This present study focuses on this canonical form of tag questions1 within the specific context of university seminars. The rationale underpinning the scope of this study is twofold. First, among prior relevant studies (to be discussed in detail in section “2 Literature review”), tag questions in the context of classroom interactions (including seminars) have yet to be systemically investigated, despite their frequent occurrence and the significance of their functions in classroom interactions. In particular, the way and extent to which tag questions contribute to interpersonal meanings, that is, “the ways that language choices establish a particular social relationship between the speakers and hearers” (Halliday, 1978, p. 112), remain under-researched. Second, by accessing the carefully recorded corpus data of the BASE Corpus, we have an opportunity to comprehensively dissect the idiosyncratic nuances of interpersonal meanings and how these contribute to classroom interactions. Within the broader context of the increasing internationalization of education, a systematic study of interpersonal meanings of tag questions drawing from the authentic seminar corpus of the BASE Corpus would provide an illuminating and helpful reference point for all university students, both British and international, in facilitating their awareness of the routine use of tag questions in seminar interactions, thus helping them to increase their linguistic repertoire via classroom participation. In addition, teachers also benefit from this study, insofar that the in-depth exploration of tag questions reveals the interactional structures and building of rapport in classroom seminars, which in turn sheds much-needed light on the nature of interactivity of tag questions. Seeking to develop our understanding in these areas, this present research analyzes the interpersonal meanings revealed through detailed corpus-based discourse analysis of both teachers’ and students’ use of tag questions in university seminars.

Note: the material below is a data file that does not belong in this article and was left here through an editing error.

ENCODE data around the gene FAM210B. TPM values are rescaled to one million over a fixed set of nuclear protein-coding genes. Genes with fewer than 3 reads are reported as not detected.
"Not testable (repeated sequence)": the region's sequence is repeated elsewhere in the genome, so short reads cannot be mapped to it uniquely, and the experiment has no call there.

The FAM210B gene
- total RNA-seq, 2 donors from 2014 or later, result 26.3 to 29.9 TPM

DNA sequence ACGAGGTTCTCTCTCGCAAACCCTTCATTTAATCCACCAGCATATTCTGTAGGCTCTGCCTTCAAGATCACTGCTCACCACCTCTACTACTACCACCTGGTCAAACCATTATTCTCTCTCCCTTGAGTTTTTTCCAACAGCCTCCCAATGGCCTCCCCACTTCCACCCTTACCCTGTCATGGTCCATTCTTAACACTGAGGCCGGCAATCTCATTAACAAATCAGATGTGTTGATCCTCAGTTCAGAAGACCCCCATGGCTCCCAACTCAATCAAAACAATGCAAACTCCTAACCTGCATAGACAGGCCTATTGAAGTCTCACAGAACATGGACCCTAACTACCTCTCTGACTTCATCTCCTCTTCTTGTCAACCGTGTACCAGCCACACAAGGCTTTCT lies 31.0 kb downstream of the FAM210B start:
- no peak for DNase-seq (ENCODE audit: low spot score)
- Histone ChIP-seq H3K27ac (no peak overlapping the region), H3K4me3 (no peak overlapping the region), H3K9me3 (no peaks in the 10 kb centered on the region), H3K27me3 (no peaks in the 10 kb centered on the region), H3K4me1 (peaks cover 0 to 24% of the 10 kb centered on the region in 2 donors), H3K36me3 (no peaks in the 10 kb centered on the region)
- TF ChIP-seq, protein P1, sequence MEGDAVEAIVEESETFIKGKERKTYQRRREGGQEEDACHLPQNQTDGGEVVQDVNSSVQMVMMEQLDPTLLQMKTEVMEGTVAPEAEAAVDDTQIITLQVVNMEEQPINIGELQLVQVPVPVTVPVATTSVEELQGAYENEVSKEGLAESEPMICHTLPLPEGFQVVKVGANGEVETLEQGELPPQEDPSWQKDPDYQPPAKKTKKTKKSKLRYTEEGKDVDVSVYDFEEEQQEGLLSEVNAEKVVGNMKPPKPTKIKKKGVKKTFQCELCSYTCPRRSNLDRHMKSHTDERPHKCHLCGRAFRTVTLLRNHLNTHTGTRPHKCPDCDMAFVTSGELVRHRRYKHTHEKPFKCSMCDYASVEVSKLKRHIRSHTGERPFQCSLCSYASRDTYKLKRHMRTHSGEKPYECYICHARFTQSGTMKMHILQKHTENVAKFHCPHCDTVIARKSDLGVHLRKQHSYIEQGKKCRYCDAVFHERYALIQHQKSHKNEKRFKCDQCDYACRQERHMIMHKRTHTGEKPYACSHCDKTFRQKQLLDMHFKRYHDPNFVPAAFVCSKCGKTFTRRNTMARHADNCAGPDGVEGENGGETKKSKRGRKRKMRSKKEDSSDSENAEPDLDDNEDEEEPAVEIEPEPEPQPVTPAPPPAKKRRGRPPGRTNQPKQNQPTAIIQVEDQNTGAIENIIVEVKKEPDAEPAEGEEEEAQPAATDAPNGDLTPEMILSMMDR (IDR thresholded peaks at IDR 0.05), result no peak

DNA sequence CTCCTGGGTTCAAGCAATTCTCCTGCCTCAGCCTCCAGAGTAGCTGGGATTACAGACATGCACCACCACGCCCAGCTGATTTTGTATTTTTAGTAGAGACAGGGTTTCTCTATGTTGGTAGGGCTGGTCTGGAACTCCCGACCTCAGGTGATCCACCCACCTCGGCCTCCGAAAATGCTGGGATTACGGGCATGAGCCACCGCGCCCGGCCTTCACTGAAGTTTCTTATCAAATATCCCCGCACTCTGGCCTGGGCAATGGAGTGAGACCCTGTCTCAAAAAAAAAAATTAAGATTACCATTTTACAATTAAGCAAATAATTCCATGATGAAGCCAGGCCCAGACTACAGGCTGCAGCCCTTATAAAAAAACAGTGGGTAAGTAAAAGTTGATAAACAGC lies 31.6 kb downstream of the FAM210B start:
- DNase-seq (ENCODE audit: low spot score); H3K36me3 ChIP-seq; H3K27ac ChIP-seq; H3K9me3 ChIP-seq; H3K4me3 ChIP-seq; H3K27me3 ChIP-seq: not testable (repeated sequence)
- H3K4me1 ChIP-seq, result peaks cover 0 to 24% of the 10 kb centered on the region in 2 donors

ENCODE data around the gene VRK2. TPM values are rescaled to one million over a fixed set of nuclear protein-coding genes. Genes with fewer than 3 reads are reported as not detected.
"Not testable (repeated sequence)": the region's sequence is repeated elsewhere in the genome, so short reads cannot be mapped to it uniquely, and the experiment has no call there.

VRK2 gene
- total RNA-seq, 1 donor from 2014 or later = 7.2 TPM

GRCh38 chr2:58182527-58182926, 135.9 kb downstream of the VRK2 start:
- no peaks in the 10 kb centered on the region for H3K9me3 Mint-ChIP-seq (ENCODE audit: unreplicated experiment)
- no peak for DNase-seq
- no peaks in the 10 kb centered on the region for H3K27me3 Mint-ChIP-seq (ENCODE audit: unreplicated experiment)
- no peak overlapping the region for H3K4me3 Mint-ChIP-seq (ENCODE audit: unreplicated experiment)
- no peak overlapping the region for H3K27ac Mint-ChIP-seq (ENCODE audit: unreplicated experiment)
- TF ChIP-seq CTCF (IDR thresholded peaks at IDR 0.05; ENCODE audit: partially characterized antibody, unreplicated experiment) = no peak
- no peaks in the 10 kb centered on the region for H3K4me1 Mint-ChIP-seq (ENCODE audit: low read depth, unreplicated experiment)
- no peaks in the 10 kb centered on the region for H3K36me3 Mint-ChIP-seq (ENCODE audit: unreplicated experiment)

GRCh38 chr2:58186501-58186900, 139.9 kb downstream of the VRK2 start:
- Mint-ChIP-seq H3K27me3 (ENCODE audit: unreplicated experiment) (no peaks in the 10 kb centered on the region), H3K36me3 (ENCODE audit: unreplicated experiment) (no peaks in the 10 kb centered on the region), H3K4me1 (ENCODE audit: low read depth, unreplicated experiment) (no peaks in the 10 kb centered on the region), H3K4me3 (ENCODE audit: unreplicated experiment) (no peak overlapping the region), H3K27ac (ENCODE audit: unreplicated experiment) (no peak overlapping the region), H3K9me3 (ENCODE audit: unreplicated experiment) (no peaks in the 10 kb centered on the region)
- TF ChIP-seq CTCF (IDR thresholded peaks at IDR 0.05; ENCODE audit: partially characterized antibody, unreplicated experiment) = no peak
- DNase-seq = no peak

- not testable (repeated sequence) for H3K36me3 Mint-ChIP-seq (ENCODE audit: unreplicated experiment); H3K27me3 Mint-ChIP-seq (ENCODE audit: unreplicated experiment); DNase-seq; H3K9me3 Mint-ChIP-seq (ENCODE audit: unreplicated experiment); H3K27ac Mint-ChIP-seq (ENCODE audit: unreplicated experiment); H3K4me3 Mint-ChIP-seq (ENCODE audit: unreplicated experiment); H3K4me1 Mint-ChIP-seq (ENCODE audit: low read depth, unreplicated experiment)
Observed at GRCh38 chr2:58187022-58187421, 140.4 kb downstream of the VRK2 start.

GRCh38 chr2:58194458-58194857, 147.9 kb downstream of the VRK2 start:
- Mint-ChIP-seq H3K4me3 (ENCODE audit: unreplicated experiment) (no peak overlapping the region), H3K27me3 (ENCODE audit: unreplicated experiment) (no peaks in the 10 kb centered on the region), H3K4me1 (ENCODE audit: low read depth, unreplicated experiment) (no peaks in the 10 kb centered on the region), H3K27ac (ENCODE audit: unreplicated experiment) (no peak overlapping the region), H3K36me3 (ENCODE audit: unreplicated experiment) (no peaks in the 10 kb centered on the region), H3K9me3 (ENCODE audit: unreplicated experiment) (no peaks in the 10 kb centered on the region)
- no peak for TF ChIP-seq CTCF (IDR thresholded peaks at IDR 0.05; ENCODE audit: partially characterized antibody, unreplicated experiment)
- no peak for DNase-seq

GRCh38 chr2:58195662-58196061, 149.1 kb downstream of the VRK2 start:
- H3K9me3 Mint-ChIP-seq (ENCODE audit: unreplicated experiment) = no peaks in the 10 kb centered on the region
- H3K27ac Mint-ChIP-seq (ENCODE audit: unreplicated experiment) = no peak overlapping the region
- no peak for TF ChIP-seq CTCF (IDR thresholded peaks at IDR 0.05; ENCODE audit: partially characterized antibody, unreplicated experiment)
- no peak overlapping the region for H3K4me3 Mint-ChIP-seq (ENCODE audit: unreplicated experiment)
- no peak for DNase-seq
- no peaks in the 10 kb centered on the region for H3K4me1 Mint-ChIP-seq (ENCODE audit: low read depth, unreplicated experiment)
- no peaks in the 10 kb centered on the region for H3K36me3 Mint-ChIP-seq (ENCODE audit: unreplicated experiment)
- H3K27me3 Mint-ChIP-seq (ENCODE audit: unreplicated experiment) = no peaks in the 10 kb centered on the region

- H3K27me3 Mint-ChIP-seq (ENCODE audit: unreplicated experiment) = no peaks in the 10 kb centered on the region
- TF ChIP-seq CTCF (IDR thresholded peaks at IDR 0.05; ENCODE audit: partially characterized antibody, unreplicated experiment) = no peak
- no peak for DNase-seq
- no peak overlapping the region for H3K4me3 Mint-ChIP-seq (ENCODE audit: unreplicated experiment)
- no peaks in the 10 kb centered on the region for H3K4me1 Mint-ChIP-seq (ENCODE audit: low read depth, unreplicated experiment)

The following section reviews relevant academic literature related to tag questions and identifies the gaps in existing studies. In the third section, we detail the methods used for this study, explaining the data, and procedures used for analysis. Then, in the fourth section, we present the findings of this study, followed by a critical discussion of the findings. The final section concludes the research as a whole, before proposing potential avenues for further study.

2. Literature review

2.1. Previous studies on tag questions

Academic investigations focusing on tag questions in English have undergone several stages, including (but not limited to) a grammar-based approach, a pragmatic approach, a sociolinguistic approach, a prosodic analytical approach, an emphasis on diachronic study, and more.

The grammar-based studies of tag questions have tended to focus on ascertaining the illocutionary force of various types of tag questions based on formal variables, such as intonation and polarity. Such studies primarily position tag questions under the sub-types of “questions” which thereby separate anchor and tag. Quirk et al. (1985, p. 810), for instance, view tag question as “a further type of yes/no question which conveys positive or negative orientation.” This essentially focuses on tag questions with reversed polarity (i.e., the positive–negative type and negative–positive type), but tag questions with constant polarity (i.e., the positive–positive type and negative–negative type) are excluded. In addition, although studies of tag questions in this approach recognize that such reversed polarity tags betray the speakers’ bias toward the positivity or negativity of the proposition in the anchor, the findings nonetheless require significant refinement. For instance, more insights could be generated by analysis of the use of various forms of tag questions by incorporating real-life data, which would provide substantiation for the claims obtained from linguistic introspection.